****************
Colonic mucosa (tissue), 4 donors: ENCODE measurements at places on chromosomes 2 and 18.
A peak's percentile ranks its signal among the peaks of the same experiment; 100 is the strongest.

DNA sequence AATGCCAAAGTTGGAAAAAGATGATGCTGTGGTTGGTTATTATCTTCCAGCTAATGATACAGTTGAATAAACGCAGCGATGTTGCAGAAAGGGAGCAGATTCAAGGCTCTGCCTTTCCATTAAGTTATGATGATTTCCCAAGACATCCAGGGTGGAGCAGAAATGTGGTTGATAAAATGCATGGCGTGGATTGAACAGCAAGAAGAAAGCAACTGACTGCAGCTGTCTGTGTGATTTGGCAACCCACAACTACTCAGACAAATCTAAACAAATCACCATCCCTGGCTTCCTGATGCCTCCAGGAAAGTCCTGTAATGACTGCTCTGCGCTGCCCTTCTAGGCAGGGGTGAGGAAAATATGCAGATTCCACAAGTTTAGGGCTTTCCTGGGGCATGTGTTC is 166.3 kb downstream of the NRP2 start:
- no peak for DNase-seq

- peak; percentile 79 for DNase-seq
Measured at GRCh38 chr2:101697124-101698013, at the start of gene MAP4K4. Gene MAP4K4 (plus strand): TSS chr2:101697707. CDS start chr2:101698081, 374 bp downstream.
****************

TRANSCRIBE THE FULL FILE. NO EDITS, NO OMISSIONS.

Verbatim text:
Colonic mucosa (tissue), 4 donors: ENCODE measurements at places on chromosomes 2 and 18.
A peak's percentile ranks its signal among the peaks of the same experiment; 100 is the strongest.

DNA sequence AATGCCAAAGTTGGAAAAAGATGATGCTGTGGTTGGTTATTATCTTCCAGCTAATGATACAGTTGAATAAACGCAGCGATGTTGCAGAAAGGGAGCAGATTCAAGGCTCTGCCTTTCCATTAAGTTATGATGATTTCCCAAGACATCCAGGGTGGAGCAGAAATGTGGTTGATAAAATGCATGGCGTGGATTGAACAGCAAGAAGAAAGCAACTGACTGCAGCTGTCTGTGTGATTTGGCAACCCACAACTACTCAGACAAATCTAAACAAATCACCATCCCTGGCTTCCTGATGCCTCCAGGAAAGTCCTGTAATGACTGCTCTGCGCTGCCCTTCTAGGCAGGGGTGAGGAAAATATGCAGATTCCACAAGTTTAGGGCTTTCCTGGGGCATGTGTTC is 166.3 kb downstream of the NRP2 start:
- no peak for DNase-seq

- peak; percentile 79 for DNase-seq
Measured at GRCh38 chr2:101697124-101698013, at the start of gene MAP4K4. Gene MAP4K4 (plus strand): TSS chr2:101697707. CDS start chr2:101698081, 374 bp downstream.